Where I was previously unable to enter, I now had access. On the other side of those restricted doors, I got to meet her, and my pre-teen life was made!
Every day we go through doors. They are so ubiquitous that we hardly pay any attention to them. This most utilitarian metaphor of being a door is the third of seven “I am” statements Jesus said about himself. (Bread and Light being first and second.) He said,
“I am the door. If anyone enters by me, he will be saved and will go in and out and find pasture.”John 10:9
In John 9 and 10, Jesus was confronted by the Pharisees for healing a man who was born blind and doing so on the Sabbath. How dare Jesus do a miraculous act of mercy on a day of rest! It was clear, based on their outrage, that the spiritual shepherds of the people had no regard for the well-being of the sheep. They, who should’ve been keeping watch, were instead acting like hired help. The sheep may be stupid, but they recognized their shepherd’s voice and only followed him. The Pharisees were clearly concerned at how much the sheep were responding to Jesus’ voice.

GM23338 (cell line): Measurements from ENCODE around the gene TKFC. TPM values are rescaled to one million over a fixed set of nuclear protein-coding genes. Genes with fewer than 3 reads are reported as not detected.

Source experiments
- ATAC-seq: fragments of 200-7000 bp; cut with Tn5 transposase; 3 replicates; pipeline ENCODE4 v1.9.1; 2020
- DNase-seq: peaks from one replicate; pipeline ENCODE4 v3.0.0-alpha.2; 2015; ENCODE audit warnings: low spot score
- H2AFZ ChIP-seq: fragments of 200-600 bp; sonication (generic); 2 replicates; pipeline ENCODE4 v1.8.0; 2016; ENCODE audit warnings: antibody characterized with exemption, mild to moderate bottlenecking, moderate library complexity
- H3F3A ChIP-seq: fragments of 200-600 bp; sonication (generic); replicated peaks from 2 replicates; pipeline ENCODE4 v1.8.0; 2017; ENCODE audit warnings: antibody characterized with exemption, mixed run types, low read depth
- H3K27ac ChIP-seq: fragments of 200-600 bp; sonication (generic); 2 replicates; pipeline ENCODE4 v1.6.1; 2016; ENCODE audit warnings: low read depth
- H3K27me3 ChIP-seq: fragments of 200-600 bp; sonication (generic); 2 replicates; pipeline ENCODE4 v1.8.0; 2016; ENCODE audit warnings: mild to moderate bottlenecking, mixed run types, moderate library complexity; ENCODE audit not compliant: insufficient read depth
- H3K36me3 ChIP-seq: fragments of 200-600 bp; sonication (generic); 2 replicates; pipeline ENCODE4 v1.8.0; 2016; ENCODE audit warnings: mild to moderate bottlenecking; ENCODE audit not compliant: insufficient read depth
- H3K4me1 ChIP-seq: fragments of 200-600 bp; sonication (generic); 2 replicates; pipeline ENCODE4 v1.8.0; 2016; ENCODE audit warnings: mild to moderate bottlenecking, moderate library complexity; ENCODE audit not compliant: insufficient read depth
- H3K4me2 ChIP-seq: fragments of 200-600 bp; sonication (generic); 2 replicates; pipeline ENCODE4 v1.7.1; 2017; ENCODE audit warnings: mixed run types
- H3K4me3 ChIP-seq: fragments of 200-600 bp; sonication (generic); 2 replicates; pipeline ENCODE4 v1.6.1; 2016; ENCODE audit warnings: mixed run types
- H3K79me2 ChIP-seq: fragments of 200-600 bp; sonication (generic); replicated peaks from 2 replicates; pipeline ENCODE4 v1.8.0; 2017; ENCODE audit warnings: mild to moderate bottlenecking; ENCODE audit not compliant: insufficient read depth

Jesus had not yet identified himself as the Good Shepherd (that’s coming in the next few verses). But here, Jesus took the opportunity to further differentiate himself from the so-called shepherds of the day. He was not like the Pharisees, or the hired help, who didn’t care about the sheep. Rather, he cared so deeply for the sheep, he considered himself the first line of defense.
“I am the door.”
In those days, shepherds would lead their sheep into a pen at night to keep them safe from predators. If the pen didn’t have a door, the shepherd would sleep across the doorway. He acted as a physical barrier to keep the sheep inside, and the wolves, thieves, and robbers outside. As the door, the shepherd was the first line of defense, protecting his fold, but he was also the first point of access, giving the sheep a means of entry into the pasture.